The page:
Krugman makes a useful point about the consequences of raising the Social Security eligibility age. The argument in favor of increasing the eligibility age is that lifespans are increasing. But, Krugman argues, lifespans at the bottom of the chart are not increasing; so, once again, we would finance middle class lives by a tax on the poor.
It's a worthwhile point. But as I recall, the Bushies made a similar argument back in the aughties when they were trying to privatize Social Security. Blacks, they argued, had no real stake in the status quo because they died too soon. This was understood by right-thinking people as a scandalous abuse of a deprived underclass for political gain.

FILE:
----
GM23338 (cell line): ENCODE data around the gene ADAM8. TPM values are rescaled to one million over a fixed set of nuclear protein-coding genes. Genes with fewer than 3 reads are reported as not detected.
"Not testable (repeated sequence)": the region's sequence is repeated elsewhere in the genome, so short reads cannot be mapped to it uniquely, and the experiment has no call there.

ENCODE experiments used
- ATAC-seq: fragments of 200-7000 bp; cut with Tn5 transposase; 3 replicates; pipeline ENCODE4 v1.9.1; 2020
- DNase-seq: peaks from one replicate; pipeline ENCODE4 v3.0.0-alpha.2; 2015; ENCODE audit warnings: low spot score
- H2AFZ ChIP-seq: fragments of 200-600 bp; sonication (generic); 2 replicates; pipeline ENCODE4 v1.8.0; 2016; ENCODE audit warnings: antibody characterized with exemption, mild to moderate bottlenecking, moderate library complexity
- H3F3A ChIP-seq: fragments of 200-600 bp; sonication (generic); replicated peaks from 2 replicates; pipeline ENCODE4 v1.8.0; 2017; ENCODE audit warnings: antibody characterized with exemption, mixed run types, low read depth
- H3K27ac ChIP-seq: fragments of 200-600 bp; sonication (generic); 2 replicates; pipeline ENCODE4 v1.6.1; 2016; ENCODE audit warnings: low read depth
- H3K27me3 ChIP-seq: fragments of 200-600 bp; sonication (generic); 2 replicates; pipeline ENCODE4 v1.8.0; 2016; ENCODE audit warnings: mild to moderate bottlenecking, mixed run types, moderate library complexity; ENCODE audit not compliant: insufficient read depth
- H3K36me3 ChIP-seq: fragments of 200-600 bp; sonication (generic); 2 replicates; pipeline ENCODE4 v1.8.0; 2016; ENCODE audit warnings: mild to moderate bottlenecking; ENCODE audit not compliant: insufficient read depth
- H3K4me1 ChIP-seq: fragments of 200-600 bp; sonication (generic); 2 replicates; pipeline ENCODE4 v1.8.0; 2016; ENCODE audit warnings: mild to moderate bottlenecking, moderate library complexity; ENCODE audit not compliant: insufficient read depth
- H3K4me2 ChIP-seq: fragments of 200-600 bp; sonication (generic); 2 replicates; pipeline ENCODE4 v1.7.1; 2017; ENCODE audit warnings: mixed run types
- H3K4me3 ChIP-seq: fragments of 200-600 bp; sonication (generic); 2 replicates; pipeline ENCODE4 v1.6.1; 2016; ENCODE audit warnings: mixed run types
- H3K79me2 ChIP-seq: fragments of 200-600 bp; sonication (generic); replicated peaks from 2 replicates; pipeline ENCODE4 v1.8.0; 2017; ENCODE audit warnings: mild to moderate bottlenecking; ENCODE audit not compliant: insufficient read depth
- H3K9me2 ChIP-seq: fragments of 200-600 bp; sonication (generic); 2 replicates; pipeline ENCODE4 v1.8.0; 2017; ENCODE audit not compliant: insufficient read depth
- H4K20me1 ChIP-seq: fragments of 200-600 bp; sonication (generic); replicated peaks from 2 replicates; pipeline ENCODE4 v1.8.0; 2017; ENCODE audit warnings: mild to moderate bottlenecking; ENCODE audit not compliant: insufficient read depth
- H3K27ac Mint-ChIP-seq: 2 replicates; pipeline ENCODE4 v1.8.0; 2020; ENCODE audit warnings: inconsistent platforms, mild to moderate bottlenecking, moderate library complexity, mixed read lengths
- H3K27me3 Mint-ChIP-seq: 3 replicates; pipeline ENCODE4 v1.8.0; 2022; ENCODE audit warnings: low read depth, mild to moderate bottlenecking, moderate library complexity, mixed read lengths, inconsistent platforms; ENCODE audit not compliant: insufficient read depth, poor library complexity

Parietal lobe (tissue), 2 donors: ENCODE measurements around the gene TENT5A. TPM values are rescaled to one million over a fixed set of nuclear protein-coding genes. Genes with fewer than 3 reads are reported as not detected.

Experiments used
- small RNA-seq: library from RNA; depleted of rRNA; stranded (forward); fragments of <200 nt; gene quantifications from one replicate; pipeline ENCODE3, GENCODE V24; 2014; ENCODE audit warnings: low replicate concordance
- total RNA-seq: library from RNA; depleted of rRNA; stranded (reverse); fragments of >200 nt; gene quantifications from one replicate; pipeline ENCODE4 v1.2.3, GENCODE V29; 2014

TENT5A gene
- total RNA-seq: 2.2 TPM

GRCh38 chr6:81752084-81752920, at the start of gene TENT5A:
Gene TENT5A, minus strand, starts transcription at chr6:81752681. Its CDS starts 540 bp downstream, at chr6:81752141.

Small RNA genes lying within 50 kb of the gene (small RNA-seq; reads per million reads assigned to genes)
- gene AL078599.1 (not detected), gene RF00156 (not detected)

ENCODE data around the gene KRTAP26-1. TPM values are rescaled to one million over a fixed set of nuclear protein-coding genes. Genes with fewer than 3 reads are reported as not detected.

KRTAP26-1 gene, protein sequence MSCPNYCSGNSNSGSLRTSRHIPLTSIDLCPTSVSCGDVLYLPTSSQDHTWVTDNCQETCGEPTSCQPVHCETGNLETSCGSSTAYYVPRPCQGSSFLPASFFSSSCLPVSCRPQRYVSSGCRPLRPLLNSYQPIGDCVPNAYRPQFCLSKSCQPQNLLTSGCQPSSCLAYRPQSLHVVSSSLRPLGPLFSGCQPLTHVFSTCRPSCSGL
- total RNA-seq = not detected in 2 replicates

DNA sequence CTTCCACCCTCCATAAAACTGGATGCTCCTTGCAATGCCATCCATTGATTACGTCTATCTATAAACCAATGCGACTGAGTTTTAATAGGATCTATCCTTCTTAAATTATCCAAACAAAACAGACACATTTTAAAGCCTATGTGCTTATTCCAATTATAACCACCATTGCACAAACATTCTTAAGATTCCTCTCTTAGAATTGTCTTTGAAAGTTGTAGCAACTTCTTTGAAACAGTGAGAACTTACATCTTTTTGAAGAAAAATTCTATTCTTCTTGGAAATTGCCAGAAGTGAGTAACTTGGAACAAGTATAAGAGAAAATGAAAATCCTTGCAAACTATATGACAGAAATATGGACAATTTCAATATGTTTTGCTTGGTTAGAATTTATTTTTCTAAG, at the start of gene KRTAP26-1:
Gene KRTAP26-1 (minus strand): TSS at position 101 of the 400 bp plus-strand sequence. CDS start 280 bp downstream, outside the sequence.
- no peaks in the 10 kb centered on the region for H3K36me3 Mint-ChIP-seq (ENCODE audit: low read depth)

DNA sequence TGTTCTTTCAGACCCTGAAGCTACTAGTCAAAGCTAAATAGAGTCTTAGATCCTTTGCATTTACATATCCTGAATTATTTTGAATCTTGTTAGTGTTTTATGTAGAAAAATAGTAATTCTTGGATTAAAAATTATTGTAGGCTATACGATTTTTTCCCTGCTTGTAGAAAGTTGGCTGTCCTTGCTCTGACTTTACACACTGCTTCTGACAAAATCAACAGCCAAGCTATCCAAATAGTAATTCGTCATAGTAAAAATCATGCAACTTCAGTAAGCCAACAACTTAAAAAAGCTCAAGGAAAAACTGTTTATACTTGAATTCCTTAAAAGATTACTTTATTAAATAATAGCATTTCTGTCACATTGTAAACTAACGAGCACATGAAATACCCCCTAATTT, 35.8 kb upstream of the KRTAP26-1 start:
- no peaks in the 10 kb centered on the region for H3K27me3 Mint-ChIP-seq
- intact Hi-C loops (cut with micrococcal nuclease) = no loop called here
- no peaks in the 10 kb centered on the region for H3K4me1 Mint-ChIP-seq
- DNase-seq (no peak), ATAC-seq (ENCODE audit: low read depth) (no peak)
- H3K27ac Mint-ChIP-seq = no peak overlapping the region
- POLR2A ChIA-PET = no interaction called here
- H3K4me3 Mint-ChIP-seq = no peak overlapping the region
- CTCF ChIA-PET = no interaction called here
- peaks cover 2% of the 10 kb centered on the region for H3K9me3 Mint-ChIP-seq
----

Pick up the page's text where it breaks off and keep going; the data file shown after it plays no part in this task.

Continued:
In fact, I wasn't crazy about Bush privatization but I thought that particular argument rather a good one. Anyway, if it was scandalous then, how come it is appropriate now? Just askin'.